Thursday, 29 November 2012

Musings

The wind blew a half-open hibiscus flower on to the driveway. It is on the bench top in the kitchen now and as it opens it looks like a mutant poppy; red, red, red. Near the stamen the colour deepens to smooth red/black.



Thinking about words; I do that a lot. Some longer words are fascinating and some shorter words are too.

The word Bat is short and sweet.
A bat is a flying mammal. To have bats in the belfry is to be a bit scatty or eccentric.
A bat is something made of willow to whack a cricket ball.
When we moved from Salisbury to Cape Town the removalist wrote on the manifest: 2 hockey bats. Why not a hockey bat?
Bat is also a verb.
A person can bat her/his eyelashes or not bat an eyelid.

My mum used to say, "Short and sweet like a donkey's gallop". Short has a multitude of meanings, check it out.

I have read that there are many words for snow in the Inuit language. This led me to thinking about how many words we have, in English, for those little beings that lived so vividly in my childhood: fairies, pixies, peri, imps, gnomes, elves, sprites and goblins among others.

In the book Miss Garnet's Angel by Salley Vickers reminded me of a word that I first heard many years ago from my mother: Apocrypha. The word is originally Greek (ἀπόκρυφα) and means "those hidden away". Set in Venice the story unfolds in unusual ways. The reviewer from The Tablet writes, "Salley Vickers’ subject is one that few contemporary writers dare to – or are able to – tackle, namely the growth of consciousness of the human spirit. The novel has vision."

Also set in Venice is the late Ruth Cracknell's memoir Journey From Venice. It is some time since I last read this book but I remember how much it touched me.

How do you live your life to the full? According to Wade Davis, named by National Geographic as one of the explorers of the millennium, to live life to the full you must do what you fear most. He will be giving a lecture at The University of Western Australia in December 2012 “The Wayfinders: Why Ancient Wisdom Matters in the Modern World”. I'd like to go ...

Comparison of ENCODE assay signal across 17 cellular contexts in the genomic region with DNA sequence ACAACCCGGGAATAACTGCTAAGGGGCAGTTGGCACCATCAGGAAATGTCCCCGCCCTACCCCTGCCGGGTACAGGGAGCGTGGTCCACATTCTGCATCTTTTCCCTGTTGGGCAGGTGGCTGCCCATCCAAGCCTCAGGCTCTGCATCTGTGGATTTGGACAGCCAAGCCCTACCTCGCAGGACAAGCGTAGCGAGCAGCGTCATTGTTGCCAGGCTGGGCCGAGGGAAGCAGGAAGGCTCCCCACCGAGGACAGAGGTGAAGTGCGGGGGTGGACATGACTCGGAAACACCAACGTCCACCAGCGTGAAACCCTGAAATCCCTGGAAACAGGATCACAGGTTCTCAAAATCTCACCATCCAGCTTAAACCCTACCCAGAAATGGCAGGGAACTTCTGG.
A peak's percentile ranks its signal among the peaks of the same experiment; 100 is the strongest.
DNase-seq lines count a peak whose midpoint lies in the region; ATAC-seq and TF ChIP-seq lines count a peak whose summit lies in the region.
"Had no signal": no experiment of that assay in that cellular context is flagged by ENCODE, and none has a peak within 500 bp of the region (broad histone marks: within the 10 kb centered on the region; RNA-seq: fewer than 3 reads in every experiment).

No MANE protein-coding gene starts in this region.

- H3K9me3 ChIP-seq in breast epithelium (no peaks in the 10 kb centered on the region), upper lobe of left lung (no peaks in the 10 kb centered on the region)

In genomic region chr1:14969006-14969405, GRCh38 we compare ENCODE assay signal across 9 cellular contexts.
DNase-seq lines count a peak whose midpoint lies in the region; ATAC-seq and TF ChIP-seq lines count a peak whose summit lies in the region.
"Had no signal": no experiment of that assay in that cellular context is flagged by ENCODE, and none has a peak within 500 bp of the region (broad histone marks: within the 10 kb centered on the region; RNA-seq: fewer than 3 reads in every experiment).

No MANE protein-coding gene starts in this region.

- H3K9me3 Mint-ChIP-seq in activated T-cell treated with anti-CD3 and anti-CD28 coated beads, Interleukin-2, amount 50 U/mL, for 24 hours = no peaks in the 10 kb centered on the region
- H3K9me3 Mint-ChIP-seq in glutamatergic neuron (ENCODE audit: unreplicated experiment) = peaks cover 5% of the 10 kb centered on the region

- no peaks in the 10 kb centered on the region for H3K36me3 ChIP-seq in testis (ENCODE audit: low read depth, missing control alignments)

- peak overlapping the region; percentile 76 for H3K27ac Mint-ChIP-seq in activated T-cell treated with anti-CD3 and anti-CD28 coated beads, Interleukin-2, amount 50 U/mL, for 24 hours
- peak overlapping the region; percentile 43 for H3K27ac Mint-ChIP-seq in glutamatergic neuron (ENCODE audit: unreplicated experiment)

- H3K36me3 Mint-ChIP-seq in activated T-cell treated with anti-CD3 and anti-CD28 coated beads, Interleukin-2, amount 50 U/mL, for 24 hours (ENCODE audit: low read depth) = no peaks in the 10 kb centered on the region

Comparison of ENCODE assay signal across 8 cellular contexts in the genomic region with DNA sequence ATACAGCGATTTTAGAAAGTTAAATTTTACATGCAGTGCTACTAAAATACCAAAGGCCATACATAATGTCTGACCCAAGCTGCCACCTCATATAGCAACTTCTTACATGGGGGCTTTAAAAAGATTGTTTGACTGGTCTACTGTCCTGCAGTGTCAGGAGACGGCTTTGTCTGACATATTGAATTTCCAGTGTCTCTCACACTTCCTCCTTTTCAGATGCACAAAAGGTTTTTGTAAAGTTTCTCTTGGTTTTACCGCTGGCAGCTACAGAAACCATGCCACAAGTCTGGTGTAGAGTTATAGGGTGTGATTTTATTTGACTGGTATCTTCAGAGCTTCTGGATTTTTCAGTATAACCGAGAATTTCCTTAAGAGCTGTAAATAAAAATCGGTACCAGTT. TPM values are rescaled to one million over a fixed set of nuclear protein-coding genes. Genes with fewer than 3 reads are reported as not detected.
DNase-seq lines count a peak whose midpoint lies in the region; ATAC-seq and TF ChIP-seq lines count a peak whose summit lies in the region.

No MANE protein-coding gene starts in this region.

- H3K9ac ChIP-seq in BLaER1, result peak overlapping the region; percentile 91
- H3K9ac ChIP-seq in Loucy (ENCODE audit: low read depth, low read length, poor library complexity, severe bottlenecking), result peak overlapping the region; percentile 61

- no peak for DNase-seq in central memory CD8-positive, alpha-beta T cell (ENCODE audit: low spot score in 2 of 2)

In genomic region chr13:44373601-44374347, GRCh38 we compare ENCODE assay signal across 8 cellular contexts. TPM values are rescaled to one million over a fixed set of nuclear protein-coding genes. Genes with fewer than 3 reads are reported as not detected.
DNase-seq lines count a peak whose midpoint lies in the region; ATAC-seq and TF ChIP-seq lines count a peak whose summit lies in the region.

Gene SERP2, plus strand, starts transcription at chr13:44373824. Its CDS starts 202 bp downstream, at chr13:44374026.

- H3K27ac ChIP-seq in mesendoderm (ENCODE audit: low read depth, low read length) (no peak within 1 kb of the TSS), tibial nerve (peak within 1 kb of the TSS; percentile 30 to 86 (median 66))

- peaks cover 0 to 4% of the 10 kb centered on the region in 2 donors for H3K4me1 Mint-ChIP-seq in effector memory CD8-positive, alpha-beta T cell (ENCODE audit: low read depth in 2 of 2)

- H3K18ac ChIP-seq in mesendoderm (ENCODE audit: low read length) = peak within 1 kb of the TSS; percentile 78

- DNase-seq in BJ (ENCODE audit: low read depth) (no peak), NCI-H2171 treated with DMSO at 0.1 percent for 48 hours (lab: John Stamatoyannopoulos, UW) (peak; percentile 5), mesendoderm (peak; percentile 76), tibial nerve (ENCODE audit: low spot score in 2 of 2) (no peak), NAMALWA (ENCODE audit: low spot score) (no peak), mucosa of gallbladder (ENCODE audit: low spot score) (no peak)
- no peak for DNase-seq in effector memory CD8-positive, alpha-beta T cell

Interesting, I didn't know that millennium was spelled with double n. It is a dull day when I don't learn something new.

Friday, 23 November 2012

Challenged by Philosophy


Peter Singer's The life you can save: Acting now to end world poverty is a challenging book by any measure. Singer is uncompromising in his discussion about ending world poverty. As I read, a lot of the time I'm wondering is he dictating what we should do to end world poverty or is he making suggestions? 

The three premises on which he bases his argument are set out in a clear and concise way. I quote
 First premise: Suffering and death from lack of food, shelter and medical care are bad.
Second premise: If it is in your power to prevent something bad from happening, without sacrificing anything nearly as important, it is wrong not to do so.
Third premise: By donating to aid agencies, you can prevent suffering and death from lack of food, shelter and medical care, without sacrificing anything nearly as important.
Conclusion: Therefore, if you do not donate to aid agencies, you are doing something wrong.

The example he gives in the second premise of his argument is this; by cutting back on unnecessary spending "... and donating what you save, until you have reduced yourself to the point where if you give any more, you will be sacrificing something nearly as important as a child's life - like giving so much that you can no longer afford to give your children an adequate education". I read that before reading more deeply into the premises and was, I have to say, shocked. In my thinking (and I don't know whether I am alone in this) I presume education to be of vital importance in alleviating world poverty. So, perhaps his example is not one that appeals to me! 

I may or may not add to this blog. The book really is difficult on all sorts of levels and I end up playing solitaire on my iPad to take my mind off it. In a way it seems Singer is provoking a guilt trip in the reader. 

One reviewer writes, I gave the book 3 stars because (a) I assume the *facts* presented are accurate, and (b) we should be doing something about poverty on this planet. Just not the way Singer says we should.